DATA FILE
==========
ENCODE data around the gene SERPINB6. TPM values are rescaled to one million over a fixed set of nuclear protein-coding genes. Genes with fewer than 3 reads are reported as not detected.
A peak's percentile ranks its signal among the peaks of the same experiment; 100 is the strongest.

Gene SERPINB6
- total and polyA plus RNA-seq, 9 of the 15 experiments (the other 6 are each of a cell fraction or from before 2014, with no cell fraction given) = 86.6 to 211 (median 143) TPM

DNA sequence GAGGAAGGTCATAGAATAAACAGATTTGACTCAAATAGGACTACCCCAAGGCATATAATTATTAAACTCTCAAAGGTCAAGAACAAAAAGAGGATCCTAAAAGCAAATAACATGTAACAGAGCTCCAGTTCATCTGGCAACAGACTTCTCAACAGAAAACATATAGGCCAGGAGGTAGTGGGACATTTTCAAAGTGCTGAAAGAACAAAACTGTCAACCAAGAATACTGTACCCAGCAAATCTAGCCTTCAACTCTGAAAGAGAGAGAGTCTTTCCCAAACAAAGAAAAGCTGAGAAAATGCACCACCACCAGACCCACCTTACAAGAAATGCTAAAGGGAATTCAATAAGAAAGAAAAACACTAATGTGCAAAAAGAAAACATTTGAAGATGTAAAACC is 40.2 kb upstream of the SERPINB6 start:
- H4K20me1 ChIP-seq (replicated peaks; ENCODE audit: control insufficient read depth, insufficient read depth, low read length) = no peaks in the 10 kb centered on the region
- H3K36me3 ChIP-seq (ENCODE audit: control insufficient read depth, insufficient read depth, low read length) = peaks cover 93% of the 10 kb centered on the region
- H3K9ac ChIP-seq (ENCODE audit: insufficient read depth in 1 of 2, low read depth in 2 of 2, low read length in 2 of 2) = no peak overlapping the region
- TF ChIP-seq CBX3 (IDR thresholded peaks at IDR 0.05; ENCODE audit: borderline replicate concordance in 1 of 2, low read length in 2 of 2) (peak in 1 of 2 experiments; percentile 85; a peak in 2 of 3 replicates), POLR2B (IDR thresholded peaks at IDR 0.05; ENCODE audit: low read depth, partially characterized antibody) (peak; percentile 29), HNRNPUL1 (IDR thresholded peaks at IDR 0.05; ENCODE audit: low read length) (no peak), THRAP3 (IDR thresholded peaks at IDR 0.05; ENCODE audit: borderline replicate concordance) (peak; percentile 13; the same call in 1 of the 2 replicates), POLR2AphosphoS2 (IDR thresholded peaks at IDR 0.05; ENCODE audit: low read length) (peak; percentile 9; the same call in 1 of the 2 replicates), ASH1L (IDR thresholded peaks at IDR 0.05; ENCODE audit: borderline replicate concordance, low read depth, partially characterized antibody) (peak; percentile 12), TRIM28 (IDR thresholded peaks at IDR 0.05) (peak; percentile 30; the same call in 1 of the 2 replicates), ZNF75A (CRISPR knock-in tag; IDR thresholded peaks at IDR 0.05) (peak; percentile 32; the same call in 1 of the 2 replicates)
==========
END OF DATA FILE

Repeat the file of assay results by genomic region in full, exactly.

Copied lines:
ENCODE data around the gene SERPINB6. TPM values are rescaled to one million over a fixed set of nuclear protein-coding genes. Genes with fewer than 3 reads are reported as not detected.
A peak's percentile ranks its signal among the peaks of the same experiment; 100 is the strongest.

Gene SERPINB6
- total and polyA plus RNA-seq, 9 of the 15 experiments (the other 6 are each of a cell fraction or from before 2014, with no cell fraction given) = 86.6 to 211 (median 143) TPM

DNA sequence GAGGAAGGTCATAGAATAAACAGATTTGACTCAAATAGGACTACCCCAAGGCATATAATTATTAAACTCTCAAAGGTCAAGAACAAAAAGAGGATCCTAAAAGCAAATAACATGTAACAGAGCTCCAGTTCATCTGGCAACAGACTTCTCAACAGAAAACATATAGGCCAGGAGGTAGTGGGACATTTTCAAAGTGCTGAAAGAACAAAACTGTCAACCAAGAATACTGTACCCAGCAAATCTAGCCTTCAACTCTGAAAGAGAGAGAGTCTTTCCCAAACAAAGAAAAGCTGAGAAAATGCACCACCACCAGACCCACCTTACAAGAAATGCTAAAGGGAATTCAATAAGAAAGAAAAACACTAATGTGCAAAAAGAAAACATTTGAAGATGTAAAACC is 40.2 kb upstream of the SERPINB6 start:
- H4K20me1 ChIP-seq (replicated peaks; ENCODE audit: control insufficient read depth, insufficient read depth, low read length) = no peaks in the 10 kb centered on the region
- H3K36me3 ChIP-seq (ENCODE audit: control insufficient read depth, insufficient read depth, low read length) = peaks cover 93% of the 10 kb centered on the region
- H3K9ac ChIP-seq (ENCODE audit: insufficient read depth in 1 of 2, low read depth in 2 of 2, low read length in 2 of 2) = no peak overlapping the region
- TF ChIP-seq CBX3 (IDR thresholded peaks at IDR 0.05; ENCODE audit: borderline replicate concordance in 1 of 2, low read length in 2 of 2) (peak in 1 of 2 experiments; percentile 85; a peak in 2 of 3 replicates), POLR2B (IDR thresholded peaks at IDR 0.05; ENCODE audit: low read depth, partially characterized antibody) (peak; percentile 29), HNRNPUL1 (IDR thresholded peaks at IDR 0.05; ENCODE audit: low read length) (no peak), THRAP3 (IDR thresholded peaks at IDR 0.05; ENCODE audit: borderline replicate concordance) (peak; percentile 13; the same call in 1 of the 2 replicates), POLR2AphosphoS2 (IDR thresholded peaks at IDR 0.05; ENCODE audit: low read length) (peak; percentile 9; the same call in 1 of the 2 replicates), ASH1L (IDR thresholded peaks at IDR 0.05; ENCODE audit: borderline replicate concordance, low read depth, partially characterized antibody) (peak; percentile 12), TRIM28 (IDR thresholded peaks at IDR 0.05) (peak; percentile 30; the same call in 1 of the 2 replicates), ZNF75A (CRISPR knock-in tag; IDR thresholded peaks at IDR 0.05) (peak; percentile 32; the same call in 1 of the 2 replicates)